Metro school joins national mental health movement
Some local schools have enlisted their own students to help others cope with the pressures of growing up.
On Saturday morning, 400 seniors will graduate from Bellevue West.
Part of the principal's message will be to "be kind" and to challenge everyone to do something nice because small gestures can lead to big impacts.
It's an appropriate message since Bellevue West was one of the first Nebraska schools to incorporate the Hope Squad.
Two years ago, students voted for their peers to determine who would be a part of the team.
The Hope Squad vows to help those who may have dark days or just need a friend to talk to about the challenges of life.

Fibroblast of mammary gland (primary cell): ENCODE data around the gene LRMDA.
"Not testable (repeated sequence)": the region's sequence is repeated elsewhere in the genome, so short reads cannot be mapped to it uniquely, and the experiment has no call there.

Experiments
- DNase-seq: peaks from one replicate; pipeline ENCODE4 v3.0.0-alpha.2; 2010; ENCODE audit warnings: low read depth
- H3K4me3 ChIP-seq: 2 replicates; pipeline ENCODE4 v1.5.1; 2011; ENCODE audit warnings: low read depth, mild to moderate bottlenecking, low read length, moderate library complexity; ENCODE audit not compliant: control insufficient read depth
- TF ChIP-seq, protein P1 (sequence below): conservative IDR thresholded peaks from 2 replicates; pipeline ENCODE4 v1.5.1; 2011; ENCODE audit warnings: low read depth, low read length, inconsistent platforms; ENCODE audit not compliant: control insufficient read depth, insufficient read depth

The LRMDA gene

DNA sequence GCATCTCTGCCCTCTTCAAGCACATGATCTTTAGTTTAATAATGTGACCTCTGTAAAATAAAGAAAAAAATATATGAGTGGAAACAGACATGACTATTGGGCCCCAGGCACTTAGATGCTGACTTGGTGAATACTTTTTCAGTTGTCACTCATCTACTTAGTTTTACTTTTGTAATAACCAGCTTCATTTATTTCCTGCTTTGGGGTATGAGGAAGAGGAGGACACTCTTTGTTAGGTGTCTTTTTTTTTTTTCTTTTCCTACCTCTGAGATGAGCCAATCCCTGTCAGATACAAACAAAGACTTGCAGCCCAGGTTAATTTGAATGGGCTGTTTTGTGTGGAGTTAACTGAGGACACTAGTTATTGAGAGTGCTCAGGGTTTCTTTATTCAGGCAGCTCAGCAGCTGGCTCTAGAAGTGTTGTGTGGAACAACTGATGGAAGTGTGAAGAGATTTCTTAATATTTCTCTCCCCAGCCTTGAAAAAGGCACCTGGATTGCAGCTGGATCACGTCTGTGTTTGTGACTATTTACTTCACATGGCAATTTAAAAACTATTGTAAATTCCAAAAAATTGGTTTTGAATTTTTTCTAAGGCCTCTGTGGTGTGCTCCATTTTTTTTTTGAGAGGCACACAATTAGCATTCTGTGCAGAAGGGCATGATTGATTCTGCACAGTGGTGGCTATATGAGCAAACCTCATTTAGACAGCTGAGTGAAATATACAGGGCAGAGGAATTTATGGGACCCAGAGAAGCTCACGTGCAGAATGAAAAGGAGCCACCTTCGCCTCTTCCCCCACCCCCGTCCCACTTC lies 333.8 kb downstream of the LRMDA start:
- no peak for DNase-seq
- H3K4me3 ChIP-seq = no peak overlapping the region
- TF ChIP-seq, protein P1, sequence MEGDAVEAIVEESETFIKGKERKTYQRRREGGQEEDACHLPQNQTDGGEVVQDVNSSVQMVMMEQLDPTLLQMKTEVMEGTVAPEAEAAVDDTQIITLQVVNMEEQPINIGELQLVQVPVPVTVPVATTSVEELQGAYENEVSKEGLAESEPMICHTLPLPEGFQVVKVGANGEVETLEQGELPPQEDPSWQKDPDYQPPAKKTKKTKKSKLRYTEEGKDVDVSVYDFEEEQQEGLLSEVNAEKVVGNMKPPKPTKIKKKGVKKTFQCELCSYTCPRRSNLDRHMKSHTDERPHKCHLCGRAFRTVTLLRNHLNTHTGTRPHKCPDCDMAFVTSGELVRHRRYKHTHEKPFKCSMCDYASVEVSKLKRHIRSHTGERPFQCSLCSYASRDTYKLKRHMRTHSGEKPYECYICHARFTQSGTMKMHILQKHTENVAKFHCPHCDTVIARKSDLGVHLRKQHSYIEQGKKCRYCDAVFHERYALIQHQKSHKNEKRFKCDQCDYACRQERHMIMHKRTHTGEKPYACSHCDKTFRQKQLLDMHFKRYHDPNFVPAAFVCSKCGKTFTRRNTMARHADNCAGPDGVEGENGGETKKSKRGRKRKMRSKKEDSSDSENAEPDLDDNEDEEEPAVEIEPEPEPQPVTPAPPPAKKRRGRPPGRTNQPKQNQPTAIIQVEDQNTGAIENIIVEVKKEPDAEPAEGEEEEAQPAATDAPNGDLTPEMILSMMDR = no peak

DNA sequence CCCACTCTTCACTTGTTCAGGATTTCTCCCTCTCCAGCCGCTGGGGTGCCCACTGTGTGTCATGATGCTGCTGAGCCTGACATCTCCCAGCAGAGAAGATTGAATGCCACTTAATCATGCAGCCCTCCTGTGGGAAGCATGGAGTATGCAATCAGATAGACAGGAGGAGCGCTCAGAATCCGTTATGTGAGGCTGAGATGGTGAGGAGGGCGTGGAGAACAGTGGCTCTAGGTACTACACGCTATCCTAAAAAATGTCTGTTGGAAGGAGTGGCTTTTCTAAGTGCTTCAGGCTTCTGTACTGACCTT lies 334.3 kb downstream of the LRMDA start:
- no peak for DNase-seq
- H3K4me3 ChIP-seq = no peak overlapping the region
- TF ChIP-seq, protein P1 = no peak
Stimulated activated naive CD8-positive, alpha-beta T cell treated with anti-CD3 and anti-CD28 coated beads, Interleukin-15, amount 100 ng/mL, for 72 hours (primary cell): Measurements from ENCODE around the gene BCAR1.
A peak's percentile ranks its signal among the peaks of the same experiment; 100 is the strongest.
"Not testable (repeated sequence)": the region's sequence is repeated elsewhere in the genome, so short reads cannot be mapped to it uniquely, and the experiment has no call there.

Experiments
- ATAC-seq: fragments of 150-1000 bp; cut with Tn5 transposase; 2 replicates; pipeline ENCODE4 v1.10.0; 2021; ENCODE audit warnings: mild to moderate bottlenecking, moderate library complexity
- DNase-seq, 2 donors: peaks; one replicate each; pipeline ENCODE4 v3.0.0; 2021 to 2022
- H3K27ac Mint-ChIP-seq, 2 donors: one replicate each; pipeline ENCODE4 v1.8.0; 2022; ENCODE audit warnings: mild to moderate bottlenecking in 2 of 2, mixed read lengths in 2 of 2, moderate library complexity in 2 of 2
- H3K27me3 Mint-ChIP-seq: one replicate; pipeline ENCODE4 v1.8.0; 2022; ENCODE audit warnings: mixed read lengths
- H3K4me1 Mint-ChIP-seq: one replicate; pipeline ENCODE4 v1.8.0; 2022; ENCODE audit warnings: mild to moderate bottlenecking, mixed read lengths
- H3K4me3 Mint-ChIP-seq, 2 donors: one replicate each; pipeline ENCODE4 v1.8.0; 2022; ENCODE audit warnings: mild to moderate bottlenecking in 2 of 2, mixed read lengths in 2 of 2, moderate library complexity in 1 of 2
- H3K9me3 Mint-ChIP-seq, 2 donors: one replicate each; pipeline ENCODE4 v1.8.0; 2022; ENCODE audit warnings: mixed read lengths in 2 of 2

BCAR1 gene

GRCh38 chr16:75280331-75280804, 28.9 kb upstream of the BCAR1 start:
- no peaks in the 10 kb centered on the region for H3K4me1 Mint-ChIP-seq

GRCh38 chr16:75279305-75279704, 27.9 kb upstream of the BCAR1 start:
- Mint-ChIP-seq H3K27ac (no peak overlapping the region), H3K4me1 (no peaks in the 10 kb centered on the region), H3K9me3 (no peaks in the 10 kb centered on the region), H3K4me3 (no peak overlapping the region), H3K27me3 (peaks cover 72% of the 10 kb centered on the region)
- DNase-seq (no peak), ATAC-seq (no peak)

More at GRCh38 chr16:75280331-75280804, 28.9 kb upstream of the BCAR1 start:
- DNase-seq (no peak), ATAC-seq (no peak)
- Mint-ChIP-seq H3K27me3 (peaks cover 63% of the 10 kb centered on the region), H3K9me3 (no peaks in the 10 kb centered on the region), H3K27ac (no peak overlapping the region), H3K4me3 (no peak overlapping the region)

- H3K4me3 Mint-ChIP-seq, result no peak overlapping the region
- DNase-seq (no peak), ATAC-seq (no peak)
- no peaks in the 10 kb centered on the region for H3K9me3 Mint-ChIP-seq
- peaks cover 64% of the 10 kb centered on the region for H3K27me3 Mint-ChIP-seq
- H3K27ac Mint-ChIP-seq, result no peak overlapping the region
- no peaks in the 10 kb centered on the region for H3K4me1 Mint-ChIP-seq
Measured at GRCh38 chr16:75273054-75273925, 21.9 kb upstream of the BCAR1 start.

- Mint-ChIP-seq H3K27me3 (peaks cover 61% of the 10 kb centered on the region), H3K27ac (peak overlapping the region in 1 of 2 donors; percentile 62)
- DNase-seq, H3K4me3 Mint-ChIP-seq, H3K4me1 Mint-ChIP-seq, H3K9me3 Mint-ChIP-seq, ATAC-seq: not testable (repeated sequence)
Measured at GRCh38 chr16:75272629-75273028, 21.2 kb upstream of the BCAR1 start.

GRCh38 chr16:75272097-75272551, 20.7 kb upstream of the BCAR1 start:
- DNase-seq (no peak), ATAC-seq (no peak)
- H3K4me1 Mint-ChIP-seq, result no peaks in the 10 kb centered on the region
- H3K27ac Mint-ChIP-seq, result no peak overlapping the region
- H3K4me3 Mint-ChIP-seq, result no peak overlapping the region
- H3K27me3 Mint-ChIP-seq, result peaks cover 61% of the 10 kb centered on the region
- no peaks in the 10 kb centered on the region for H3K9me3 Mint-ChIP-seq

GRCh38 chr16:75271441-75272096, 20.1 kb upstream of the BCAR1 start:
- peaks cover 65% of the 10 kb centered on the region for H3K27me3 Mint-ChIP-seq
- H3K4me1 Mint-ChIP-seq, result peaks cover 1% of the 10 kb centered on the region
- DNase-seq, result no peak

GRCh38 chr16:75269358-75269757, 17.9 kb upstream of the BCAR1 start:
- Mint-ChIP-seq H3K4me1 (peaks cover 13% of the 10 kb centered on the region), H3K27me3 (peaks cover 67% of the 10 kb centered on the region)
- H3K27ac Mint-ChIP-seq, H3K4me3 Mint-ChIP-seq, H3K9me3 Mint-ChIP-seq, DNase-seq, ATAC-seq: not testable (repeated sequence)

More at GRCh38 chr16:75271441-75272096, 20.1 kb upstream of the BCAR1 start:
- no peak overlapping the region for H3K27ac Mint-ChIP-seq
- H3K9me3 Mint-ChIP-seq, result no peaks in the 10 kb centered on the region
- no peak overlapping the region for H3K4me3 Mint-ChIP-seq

"I tell people we're ambassadors for the Hope Squad and we help people who are struggling mentally or feeling down. We try to get them to the help they need," junior Emily Aden said.
They are champions of suicide prevention.
"We're trained to always ask if they're suicidal or are you contemplating suicide. I always have to ask that if it's a serious conversation. But sometimes it's just about 'How are you doing?' It's super lightweight. But sometimes I'm texting late at night and know I'm going to have to email a teacher about this," junior Jaylah Warner said.
Principal Kevin Rohlfs said he's noticed that these days, young people are more willing to share their feelings.
"The biggest thing is trusting myself that I'm not this person's counselor, but I'm their friend and care about them," junior Alanna Hobbs said. "I talk to them just as I would any of my other friends. I genuinely care how they are doing. I think if you bring yourself to their level instead of putting yourself on a pedestal, I think that helps a lot."
The program is implemented in 500 schools nationally, and many believe it is making a difference.